The Church and the Lodge

With all of the tenacity of Sherman’s March to the Sea, all traces of the Confederacy in the United States are being wiped out.  Flags are being removed from state capitol buildings, statues are being torn down and there has even been a call to rename the Dixie Classic Fair.  There is however one confederate monument that will survive the scorched earth policy.  In Judiciary Square in our nation’s capital sits a Statue of Albert Pike.  Pike is the only Confederate military officer or figure to be honored with a statue in Washington, D.C.  What makes this statue virtually untouchable? Mr. Pike was also the most influential Freemason of his time, if not in the history of the United States.  To remove the statue would be to raise the ire of the Masons, who prowl about like lions ready to devour our country.

President Roosevelt was an ardent Mason and one can easily surmise that he attempted some court-packing beginning in 1937.  Between him and President Truman (also a Mason) ten Masons were appointed between 1937-1949 (you can see a list of other famous Freemasons here).  What this led to was a mere figure of speech by Thomas Jefferson, namely “a wall of separation between Church and State,” becoming enshrined as law.  Prior to the 1947 Everson decision there is absolutely no precedent suggesting that the Constitution ought to be interpreted as espousing a “wall” separating Church and State.  Thanks to stare decisis (which holds that a principle of law is established by the one judicial decision) and Masonic domination of the Supreme Court from 1937-1971 that allowed this decision and many others traditional Judeo-Christian values were permanently removed.  This is why Pope Leo XII in his encyclical On Freemasonry cautioned that the Masons “ultimate purpose forces itself in view—namely, the utter overthrow of that whole religious and political order of the world that Christian teaching has produced.”  It is also one of the reasons why the Church has always forbade the Faithful to be members of the Masonic Lodge.

For a great number of Catholics the fact that they cannot both be Masons and a Catholic is a surprise, but it is the constant teaching of the Church.  In the 1917 Code of Canon Law (Canon 2335), Catholics who enjoyed membership in a Masonic organization or any other similar group that plotted against the Church or civil authority incurred the penalty of excommunication.  Unfortunately this wording only led to confusion since there is no single governing body for Masons throughout the world and many lodges were not actively engaged in plotting against the Church and civil authority.  Pastorally many interpreted this to mean that they could join certain lodges.  Some even received ecclesial approval from their local bishop to do so.  When the 1983 code of Canon Law was promulgated it only added to the confusion by not mentioning Freemasonry at all, saying “[A] person who joins an association which plots against the Church is to be punished with a just penalty; however, a person who promotes or directs an association of this kind is to be punished with an interdict” (CCL, 1374).  It seemed as if the prohibition against Freemasonry had been lifted.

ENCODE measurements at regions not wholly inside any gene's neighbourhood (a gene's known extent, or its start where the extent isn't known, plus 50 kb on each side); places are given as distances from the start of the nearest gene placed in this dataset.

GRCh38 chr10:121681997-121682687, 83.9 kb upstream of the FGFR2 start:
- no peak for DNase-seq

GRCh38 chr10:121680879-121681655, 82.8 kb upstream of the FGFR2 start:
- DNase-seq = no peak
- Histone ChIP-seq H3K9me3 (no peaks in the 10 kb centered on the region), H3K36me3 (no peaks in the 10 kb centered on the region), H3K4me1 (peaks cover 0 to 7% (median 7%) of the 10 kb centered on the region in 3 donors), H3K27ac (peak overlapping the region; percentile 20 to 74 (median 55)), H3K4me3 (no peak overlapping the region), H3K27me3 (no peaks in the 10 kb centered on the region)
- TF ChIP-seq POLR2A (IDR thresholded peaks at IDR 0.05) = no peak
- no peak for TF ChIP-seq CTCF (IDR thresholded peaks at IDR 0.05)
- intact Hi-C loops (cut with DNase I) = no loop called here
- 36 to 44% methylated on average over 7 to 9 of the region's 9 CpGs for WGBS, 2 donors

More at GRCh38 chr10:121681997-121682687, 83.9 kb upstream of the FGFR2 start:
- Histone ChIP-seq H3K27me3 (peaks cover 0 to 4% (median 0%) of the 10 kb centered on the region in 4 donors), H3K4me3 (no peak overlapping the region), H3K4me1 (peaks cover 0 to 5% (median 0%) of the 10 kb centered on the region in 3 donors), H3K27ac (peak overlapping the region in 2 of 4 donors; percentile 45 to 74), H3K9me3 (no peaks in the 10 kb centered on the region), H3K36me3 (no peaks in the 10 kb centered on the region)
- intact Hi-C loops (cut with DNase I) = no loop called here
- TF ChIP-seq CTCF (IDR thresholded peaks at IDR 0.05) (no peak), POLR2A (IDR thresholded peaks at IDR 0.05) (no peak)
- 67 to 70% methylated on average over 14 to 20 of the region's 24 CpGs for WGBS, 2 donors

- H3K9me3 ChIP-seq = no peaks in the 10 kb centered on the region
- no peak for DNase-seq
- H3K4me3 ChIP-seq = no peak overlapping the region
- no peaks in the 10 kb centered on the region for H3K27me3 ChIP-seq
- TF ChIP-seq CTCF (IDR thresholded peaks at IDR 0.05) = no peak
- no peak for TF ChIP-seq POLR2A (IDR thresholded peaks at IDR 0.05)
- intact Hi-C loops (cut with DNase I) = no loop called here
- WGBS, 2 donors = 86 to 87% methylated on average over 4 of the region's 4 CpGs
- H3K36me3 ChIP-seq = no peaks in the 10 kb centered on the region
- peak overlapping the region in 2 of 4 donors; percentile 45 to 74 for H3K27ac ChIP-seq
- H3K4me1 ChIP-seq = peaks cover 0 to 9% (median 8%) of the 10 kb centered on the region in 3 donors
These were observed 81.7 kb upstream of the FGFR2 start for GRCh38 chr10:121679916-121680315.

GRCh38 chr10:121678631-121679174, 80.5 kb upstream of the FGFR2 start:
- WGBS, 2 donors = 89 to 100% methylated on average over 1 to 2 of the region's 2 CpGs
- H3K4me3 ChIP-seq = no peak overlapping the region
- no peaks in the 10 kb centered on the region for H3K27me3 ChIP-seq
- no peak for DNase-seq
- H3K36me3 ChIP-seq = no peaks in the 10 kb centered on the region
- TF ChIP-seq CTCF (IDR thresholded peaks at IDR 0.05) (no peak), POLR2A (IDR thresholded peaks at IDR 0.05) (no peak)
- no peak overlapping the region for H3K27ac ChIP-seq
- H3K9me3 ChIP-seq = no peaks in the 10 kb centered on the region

In order to avoid any further confusion, the Congregation for the Doctrine of the Faith, under the prefect Joseph Cardinal Ratzinger (the future Pope Benedict XVI) issued its Declaration on Masonic Associations, shortly after the release of the new Canon Law.  He removed any ambiguity by issuing a four-point declaration.  First he declared that Canon 1374 has the same essential import as old Canon 2334.  The fact that the term “Masonic sect” was not mentioned is irrelevant.  Second, the canonical penalties are in no way abrogated because the Church’s negative judgment against Masonry is based on the fact that their principles are irreconcilable with Church teaching.  The main problem is not that Masons conspire against the Church (this is secondary) but the content of its teachings (of which the conspiring is its fruit).

Third, Catholics who join are in grave sin and may not receive Communion.  Finally to avoid any confusion with individual priests and bishops saying it is okay, he said that no local authority has competence to derogate from these judgments.

It is easy to overlook just how irregular the third point is.  “[T]he faithful who enroll in Masonic associations are in a state of grave sin and may not receive Holy Communion.”  Normally the Church will speak of an action being objectively grave matter and leave the question of subjective guilt (e.g. “in a state of grave sin”) to the individual and his confessor.  However what he is saying is that this is so grievous an act and the teachings of the Craft so contrary to all that is Christian, that the person who joins a Lodge is immediately guilty of a grave offense.

AlbertPikestatue